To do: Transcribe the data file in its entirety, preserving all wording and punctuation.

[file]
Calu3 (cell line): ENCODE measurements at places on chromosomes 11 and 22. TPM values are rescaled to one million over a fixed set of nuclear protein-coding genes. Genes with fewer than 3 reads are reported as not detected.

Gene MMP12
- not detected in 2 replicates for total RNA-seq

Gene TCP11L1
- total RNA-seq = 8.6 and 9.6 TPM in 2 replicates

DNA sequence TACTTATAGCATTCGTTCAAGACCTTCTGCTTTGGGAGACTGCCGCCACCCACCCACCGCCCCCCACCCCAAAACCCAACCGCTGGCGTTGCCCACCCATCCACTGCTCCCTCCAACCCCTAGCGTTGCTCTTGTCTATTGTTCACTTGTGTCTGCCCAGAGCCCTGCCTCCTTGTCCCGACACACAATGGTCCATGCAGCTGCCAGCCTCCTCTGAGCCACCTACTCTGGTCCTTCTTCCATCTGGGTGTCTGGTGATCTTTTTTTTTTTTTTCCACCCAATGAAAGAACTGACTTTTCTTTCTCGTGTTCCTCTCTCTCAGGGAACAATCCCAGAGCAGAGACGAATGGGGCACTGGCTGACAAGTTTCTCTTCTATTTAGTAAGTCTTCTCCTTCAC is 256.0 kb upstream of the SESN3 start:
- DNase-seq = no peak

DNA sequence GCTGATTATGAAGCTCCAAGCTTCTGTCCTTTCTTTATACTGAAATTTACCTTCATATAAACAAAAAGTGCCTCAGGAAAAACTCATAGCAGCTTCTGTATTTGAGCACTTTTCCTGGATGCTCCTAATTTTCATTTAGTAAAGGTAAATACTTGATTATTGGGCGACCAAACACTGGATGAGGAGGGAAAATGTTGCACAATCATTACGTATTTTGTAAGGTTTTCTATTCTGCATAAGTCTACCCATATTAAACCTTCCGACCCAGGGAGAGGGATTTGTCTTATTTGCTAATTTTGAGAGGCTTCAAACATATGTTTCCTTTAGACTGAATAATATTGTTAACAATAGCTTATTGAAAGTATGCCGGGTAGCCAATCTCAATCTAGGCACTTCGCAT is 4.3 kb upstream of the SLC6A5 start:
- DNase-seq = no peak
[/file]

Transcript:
Calu3 (cell line): ENCODE measurements at places on chromosomes 11 and 22. TPM values are rescaled to one million over a fixed set of nuclear protein-coding genes. Genes with fewer than 3 reads are reported as not detected.

Gene MMP12
- not detected in 2 replicates for total RNA-seq

Gene TCP11L1
- total RNA-seq = 8.6 and 9.6 TPM in 2 replicates

DNA sequence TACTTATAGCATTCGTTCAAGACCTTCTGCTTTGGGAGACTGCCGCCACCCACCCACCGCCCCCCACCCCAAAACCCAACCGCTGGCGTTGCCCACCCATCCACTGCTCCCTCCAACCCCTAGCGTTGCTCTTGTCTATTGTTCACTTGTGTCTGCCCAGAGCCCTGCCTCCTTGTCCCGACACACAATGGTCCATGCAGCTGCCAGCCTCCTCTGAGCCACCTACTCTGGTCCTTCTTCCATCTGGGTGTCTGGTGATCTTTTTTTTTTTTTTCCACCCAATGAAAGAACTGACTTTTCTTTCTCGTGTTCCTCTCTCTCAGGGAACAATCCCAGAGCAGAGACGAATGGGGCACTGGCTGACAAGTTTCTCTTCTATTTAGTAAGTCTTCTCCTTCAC is 256.0 kb upstream of the SESN3 start:
- DNase-seq = no peak

DNA sequence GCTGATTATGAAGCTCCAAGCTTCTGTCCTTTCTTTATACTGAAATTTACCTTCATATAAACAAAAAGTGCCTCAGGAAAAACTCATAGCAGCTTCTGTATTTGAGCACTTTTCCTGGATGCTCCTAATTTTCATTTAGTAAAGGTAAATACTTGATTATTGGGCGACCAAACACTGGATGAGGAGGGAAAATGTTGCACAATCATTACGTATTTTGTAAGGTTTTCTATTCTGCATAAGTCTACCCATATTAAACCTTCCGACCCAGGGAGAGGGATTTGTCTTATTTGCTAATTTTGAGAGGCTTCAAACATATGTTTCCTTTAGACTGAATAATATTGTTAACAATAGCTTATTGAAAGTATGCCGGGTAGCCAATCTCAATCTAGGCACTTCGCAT is 4.3 kb upstream of the SLC6A5 start:
- DNase-seq = no peak